25 September 2006
Contact: Robin Gross, IP Justice Executive Director

IP Justice at 42nd Annual WIPO General Assembly

IP Justice is in Geneva this week as the World Intellectual Property Organization (WIPO) kicks off its 42nd Annual General Assembly and nations’ top ministers meet to decide the fate of a number of key issues.

A good deal of ‘horse-trading’ is expected to take place between Member States at the 2006 WIPO General Assembly, which takes place from 25 September – 3 October in Geneva at WIPO headquarters.

Broadcasting Treaty Not Ready for Primetime

The WIPO General Assembly will decide whether to accept the controversial recommendation from the Chairman of the Standing Committee on Copyrights and Related Rights (SCCR) to press forward with a treaty for broadcasting companies. At the conclusion of the 15th SCCR session on 13 September 2006, SCCR Chairman Leides asked for “silent approval” of his recommendation after a number of countries including India, the U.S., Brazil, and Argentina expressed disagreement with moving forward based on his proposal.

Since almost none of the substantive issues have been agreed upon by Member States, including fundamental questions like, “should the treaty take an ‘IP-rights’ approach or a ‘signal-theft’ approach?”, many do not expect the GA will accept the SCCR Chairman’s rush for a diplomatic conference next year.

The Chair’s draft also continues to regulate Internet transmissions of programming, something proponents of the treaty have a hard time admitting in public. What part of “by any means, including … over computer networks” do they not understand? (Art 9 & 14). Unsurprisingly, the US continues to advocate for a Broadcast Treaty that would also give webcasters new IP rights.

There is just too much preliminary negotiation to be done — of crucial, fundamental issues before the Broadcast Treaty can move to a diplomatic conference for final treaty drafting.

Development Agenda Stalled for 2nd Time

Another key issue before the 2006 GA is the future of the WIPO Development Agenda. The 2004 effort to reform WIPO’s norms and practices to be more in-line with the public interest stalled again this year after the United States refused to agree with any of the recommendations put forward by the Group of Friends of Development.

After the Chairman tried to put forward recommendations supported by the United States as the group consensus in June, Brazil and a number of other countries objected and claimed they had been double-crossed. The GA must now decide what to do with the Development Agenda: Whether to continue it? In which venue? With what outcome?

Hopefully the WIPO General Assembly will be able to exert some influence on the Development Agenda process and move forward with that initiative despite the early set-backs.

Brazil’s Gilberto Gil at WIPO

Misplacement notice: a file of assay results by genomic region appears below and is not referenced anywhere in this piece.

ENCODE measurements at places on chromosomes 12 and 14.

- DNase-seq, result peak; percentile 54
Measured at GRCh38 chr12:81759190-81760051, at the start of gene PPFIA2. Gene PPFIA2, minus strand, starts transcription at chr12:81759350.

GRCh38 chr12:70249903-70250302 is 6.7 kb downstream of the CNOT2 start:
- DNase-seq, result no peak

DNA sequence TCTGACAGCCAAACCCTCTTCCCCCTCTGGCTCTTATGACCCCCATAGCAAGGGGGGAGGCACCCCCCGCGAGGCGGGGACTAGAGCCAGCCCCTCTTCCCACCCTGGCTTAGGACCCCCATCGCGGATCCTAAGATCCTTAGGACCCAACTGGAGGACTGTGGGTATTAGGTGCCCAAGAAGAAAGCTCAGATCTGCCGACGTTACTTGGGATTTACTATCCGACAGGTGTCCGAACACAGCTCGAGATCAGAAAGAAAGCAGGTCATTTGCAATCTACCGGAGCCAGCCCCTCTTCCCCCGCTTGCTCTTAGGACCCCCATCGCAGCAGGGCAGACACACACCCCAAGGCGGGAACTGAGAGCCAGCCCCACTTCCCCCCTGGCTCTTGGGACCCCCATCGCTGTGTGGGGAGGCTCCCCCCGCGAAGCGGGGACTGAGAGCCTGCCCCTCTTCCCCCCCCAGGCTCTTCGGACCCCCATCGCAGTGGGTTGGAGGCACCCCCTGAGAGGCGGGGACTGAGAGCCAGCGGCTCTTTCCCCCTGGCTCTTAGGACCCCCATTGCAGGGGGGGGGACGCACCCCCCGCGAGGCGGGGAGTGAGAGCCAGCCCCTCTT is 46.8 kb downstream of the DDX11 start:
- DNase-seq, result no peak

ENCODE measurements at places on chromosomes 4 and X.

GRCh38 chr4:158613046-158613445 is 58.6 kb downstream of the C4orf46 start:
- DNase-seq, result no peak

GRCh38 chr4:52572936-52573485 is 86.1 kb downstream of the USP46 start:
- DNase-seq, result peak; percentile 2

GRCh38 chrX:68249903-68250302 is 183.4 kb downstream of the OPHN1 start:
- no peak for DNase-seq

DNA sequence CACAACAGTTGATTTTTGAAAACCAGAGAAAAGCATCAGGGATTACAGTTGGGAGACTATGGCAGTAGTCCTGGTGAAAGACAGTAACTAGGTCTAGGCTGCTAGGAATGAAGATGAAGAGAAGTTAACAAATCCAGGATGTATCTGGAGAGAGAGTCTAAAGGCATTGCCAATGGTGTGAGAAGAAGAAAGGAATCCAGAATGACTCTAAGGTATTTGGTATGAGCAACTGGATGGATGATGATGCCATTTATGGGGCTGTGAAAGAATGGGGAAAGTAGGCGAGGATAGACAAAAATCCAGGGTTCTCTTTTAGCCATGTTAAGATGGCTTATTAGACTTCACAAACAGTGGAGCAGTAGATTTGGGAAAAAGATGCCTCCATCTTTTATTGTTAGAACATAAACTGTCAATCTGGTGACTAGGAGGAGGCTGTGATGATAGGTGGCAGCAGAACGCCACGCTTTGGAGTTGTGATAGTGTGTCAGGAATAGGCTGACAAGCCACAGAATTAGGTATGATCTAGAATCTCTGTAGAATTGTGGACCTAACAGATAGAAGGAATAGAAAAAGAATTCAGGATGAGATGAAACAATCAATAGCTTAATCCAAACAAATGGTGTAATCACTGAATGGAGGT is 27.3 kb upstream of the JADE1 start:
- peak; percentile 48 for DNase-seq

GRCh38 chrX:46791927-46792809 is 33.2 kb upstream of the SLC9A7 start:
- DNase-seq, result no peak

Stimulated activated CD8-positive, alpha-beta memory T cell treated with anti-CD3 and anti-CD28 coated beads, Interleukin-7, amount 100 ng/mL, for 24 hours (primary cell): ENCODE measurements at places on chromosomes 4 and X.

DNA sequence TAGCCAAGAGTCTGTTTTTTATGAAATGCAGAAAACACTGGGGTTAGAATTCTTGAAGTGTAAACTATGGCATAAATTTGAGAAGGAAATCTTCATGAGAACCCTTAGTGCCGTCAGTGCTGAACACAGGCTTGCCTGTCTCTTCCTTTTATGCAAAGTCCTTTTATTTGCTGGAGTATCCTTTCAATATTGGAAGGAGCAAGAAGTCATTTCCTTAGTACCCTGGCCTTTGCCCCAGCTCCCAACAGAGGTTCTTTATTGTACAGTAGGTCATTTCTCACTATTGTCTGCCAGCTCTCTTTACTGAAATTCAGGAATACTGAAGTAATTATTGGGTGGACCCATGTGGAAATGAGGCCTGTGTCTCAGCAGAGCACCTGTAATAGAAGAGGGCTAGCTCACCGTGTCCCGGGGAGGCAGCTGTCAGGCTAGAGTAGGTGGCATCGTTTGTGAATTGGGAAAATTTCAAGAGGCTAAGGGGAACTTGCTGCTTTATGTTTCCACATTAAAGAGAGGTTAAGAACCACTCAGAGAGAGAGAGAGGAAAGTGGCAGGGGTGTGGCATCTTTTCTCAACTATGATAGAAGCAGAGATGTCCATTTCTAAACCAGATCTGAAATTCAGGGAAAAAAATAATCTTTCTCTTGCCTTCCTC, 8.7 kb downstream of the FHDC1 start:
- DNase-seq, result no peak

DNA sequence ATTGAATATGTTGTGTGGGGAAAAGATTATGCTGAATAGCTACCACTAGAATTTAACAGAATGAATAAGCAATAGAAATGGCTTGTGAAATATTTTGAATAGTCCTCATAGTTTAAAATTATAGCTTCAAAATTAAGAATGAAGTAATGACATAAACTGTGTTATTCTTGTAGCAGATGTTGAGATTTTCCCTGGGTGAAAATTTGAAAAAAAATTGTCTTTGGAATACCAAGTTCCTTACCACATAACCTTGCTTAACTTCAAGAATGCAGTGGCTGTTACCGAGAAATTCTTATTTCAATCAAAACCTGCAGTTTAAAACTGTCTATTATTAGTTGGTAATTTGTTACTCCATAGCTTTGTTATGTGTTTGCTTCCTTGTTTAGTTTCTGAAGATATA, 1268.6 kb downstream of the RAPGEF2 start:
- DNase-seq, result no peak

Renowned international musician and Brazilian Minister of Culture Gilberto Gil spoke before the WIPO General Assembly on 25 September 2006. Minister Gil told the WIPO diplomats:

“We are living a historical moment when, more than ever, intellectual property deserves to be the object of a debate that corresponds to the breadth and complexity that this subject has acquired. We have seen that a number of sectors of the international community has become increasingly aware of the importance of discussing intellectual property in all its aspects, particularly its effects on social and economic development, as illustrated by the Doha Declaration on TRIPS and Public Health.

It is clear to us that development will only be ensured if there is a balance between intellectual property rights and obligations and the public interest, as had been highlighted by the Ambassador of Argentina, on behalf of the Group of Friends of Development. If such balance is lost we will violate the nature of knowledge itself: we should never forget Thomas Jefferson’s words, according to which there would not be any one thing less susceptible than all others of exclusive property than ideas, whose sharing does not necessarily harm anyone….

The Brazilian Government is concerned with the fact that the Basic Proposal for a Treaty on the Protection of Broadcasting Organizations, approved by the Standing Committee on Copyright and Related Rights, remains the object of disagreements and had not been able to please the majority of Members, both developed and developing.

Should this Assembly confirm the convening of a Diplomatic Conference with a view to finalizing the Treaty, we must be aware that many questions remain to be solved after several years of hard work on the subject, shedding doubt on the very opportunity of such a negotiating exercise.

The Brazilian Government calls for the Assembly to hold reasonable and comprehensive discussions on this subject. If the Diplomatic Conference is ultimately confirmed by this Assembly, notwithstanding many pending issues, we will be consciously assuming the risk of another failure at WIPO, repeating the outcome of the Diplomatic of the year 2000, meant to approve a new audiovisual treaty.

At the international level, many different organizations are already engaged in assessing the impacts of intellectual property. The UN, UNESCO, WTO, WHO, CBD, UNCTAD and many others have been contributing to the debate on intellectual property and development.”

  • See related interview with Mr. Gilberto Gil on WIPO in “IP-Watch: Inside Views”

Other Issues: Patents Harmonization

Other important issues for this year’s General Assembly are efforts to standardize patent laws and new rights regarding bio-diversity and traditional knowledge. Check back at www.ipjustice.org for more information.